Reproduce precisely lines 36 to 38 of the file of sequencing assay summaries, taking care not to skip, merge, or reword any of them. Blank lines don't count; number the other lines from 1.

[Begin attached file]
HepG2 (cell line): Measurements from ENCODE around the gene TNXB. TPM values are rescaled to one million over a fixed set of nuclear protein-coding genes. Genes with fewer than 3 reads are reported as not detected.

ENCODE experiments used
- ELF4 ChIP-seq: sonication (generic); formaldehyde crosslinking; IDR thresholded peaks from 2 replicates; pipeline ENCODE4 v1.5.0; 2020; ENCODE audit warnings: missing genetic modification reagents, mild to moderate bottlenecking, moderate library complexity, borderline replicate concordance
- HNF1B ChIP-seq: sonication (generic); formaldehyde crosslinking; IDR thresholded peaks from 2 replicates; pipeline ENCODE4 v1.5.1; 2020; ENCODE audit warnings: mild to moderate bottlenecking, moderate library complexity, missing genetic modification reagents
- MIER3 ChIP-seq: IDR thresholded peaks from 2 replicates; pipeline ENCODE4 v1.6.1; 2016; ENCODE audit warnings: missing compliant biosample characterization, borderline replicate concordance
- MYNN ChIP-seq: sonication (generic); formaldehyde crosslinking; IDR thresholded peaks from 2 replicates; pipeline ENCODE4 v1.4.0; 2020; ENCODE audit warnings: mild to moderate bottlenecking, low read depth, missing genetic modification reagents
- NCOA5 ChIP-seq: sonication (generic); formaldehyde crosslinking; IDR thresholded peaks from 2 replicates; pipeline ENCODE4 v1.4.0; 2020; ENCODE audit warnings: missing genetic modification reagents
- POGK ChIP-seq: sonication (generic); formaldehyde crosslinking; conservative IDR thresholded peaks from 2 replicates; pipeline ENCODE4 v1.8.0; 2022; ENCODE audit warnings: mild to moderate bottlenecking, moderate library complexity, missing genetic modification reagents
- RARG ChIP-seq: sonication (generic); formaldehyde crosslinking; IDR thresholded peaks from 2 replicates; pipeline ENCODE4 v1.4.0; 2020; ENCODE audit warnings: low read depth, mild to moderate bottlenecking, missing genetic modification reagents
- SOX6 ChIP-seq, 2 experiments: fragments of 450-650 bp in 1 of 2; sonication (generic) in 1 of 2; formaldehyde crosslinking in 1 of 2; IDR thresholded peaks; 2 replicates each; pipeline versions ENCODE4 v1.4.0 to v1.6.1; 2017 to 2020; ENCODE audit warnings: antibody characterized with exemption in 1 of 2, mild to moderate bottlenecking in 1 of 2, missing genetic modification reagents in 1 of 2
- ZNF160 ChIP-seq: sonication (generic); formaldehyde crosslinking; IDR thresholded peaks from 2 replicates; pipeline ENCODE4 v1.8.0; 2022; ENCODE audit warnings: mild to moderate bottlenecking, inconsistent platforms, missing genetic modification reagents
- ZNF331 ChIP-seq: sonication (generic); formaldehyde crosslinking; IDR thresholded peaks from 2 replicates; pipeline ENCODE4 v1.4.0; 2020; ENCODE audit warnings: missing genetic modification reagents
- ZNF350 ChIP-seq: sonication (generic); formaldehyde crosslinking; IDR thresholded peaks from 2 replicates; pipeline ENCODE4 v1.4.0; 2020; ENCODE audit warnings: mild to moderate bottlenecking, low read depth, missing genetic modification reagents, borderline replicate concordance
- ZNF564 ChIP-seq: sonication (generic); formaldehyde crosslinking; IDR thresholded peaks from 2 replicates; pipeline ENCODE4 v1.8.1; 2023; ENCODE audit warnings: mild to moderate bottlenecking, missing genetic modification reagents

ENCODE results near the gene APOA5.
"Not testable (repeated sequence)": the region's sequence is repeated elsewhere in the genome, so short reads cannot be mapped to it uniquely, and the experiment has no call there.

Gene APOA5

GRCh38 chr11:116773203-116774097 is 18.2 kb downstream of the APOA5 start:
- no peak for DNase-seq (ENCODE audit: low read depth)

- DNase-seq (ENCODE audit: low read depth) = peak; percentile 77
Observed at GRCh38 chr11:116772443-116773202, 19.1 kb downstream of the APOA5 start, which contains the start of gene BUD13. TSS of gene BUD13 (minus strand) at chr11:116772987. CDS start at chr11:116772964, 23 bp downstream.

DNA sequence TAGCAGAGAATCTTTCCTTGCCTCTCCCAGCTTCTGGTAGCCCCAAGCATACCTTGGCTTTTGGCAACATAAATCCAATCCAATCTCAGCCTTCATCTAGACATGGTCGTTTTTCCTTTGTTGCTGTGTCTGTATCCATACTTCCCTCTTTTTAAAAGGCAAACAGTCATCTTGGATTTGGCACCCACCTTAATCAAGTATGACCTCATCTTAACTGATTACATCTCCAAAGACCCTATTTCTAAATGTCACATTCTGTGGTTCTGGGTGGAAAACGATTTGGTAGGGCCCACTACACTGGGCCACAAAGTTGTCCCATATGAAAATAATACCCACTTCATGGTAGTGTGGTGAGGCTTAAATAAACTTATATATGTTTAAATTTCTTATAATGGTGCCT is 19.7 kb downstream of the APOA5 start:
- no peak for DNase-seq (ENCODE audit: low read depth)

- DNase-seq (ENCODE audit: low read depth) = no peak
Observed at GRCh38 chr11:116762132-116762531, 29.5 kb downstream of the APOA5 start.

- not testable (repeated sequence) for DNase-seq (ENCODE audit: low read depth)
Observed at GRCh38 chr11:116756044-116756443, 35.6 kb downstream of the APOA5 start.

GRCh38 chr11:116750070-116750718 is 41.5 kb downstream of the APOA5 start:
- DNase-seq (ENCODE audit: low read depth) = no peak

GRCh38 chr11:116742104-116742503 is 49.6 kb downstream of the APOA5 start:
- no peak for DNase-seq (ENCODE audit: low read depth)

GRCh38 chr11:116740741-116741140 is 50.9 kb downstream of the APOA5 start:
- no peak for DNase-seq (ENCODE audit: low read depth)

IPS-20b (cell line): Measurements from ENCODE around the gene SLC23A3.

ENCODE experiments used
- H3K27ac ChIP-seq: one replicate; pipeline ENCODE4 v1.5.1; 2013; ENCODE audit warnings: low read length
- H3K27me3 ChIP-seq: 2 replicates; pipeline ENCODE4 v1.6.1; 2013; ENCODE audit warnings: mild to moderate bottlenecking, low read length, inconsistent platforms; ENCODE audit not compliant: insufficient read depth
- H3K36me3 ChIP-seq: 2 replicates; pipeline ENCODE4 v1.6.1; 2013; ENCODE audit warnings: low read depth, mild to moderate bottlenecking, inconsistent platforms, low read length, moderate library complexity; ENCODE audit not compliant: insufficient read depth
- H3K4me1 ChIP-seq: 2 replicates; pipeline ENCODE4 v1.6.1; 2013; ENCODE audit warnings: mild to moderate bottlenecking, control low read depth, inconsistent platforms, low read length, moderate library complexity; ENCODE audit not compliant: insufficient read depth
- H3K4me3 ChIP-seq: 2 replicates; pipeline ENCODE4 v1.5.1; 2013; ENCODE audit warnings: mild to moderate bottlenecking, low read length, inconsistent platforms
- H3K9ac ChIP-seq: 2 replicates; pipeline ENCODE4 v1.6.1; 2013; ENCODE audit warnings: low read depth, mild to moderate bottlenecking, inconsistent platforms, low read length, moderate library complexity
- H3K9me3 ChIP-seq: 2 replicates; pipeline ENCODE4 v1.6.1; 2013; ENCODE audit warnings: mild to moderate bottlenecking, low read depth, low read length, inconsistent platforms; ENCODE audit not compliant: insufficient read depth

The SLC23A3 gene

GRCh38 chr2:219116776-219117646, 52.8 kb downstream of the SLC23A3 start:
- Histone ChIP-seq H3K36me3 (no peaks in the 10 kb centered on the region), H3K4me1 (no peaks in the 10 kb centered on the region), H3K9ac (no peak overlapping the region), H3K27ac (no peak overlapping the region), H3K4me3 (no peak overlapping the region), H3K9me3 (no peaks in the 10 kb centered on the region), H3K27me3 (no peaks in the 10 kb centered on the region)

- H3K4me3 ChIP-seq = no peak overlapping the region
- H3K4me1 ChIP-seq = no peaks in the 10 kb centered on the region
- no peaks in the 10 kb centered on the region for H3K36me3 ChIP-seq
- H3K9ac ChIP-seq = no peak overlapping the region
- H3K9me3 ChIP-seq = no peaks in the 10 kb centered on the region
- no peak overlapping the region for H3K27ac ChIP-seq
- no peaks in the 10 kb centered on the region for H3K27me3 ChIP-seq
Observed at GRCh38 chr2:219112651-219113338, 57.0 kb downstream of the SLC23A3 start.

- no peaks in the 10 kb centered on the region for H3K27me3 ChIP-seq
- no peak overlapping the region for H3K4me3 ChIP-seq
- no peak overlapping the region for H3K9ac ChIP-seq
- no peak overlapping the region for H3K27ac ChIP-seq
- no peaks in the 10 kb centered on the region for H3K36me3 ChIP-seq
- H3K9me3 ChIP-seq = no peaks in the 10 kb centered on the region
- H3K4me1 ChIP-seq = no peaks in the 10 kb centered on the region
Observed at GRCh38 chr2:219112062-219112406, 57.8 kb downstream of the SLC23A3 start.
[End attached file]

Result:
- H3K27ac ChIP-seq: one replicate; pipeline ENCODE4 v1.5.1; 2013; ENCODE audit warnings: low read length
- H3K27me3 ChIP-seq: 2 replicates; pipeline ENCODE4 v1.6.1; 2013; ENCODE audit warnings: mild to moderate bottlenecking, low read length, inconsistent platforms; ENCODE audit not compliant: insufficient read depth
- H3K36me3 ChIP-seq: 2 replicates; pipeline ENCODE4 v1.6.1; 2013; ENCODE audit warnings: low read depth, mild to moderate bottlenecking, inconsistent platforms, low read length, moderate library complexity; ENCODE audit not compliant: insufficient read depth